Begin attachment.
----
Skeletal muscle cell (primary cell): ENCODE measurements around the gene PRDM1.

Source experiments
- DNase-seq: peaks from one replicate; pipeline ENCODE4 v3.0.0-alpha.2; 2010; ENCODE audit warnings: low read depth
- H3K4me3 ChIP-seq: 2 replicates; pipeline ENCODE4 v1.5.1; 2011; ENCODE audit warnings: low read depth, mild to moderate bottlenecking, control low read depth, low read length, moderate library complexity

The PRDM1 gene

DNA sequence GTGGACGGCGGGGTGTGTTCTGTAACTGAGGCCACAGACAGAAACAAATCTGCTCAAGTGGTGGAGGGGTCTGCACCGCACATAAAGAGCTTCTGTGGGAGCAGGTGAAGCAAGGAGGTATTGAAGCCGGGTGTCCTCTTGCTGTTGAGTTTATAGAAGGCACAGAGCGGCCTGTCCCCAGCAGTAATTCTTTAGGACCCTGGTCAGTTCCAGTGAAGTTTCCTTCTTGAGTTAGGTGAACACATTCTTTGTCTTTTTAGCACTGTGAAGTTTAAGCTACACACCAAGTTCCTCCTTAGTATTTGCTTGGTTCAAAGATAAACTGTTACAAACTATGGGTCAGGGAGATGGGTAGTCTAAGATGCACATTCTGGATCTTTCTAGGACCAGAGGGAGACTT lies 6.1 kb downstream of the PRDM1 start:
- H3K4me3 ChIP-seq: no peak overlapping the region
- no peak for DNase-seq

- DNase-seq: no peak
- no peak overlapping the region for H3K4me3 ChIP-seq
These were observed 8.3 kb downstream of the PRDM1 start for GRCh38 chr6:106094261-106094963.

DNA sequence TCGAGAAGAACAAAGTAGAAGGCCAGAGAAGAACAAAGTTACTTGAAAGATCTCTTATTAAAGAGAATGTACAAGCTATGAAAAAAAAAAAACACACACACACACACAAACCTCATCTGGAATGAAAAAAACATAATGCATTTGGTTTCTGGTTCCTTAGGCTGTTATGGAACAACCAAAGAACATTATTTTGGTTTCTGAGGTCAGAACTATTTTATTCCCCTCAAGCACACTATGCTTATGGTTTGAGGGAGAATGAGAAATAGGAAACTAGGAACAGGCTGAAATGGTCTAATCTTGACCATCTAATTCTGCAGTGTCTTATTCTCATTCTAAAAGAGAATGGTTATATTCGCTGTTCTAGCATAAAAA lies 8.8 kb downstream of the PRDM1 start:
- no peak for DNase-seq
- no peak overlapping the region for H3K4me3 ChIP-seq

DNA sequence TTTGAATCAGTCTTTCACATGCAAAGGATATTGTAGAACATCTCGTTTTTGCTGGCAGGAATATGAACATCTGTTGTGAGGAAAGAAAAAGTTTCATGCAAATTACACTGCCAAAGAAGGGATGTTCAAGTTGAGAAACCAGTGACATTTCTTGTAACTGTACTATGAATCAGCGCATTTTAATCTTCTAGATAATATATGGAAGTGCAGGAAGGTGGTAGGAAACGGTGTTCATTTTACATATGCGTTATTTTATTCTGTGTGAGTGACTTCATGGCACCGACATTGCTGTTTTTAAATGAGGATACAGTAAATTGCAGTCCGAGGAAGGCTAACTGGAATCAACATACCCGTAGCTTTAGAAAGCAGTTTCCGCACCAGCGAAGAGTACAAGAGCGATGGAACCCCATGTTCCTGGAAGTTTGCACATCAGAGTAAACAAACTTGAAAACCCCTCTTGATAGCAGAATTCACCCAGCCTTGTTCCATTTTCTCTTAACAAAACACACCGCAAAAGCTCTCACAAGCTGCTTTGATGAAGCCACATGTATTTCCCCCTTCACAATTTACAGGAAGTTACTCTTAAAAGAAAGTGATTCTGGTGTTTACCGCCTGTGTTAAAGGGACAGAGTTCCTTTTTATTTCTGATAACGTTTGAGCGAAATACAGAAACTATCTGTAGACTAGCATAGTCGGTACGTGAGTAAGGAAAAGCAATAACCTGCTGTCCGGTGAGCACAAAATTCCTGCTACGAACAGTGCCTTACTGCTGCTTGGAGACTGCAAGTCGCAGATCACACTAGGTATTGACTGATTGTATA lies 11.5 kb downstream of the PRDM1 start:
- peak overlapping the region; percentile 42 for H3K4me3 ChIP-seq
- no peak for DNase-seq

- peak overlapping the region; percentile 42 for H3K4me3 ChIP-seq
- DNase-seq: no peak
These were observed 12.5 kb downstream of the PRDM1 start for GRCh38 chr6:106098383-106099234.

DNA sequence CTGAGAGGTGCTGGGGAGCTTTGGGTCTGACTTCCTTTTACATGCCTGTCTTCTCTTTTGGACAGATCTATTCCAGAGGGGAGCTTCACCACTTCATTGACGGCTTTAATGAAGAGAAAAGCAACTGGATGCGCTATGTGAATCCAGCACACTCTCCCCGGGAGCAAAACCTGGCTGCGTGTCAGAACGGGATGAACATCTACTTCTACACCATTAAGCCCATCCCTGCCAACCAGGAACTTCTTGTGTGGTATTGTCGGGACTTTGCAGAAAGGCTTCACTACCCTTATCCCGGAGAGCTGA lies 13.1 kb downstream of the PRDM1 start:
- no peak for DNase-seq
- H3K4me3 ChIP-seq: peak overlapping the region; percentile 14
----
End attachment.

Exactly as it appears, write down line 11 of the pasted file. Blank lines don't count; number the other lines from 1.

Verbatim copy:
These were observed 8.3 kb downstream of the PRDM1 start for GRCh38 chr6:106094261-106094963.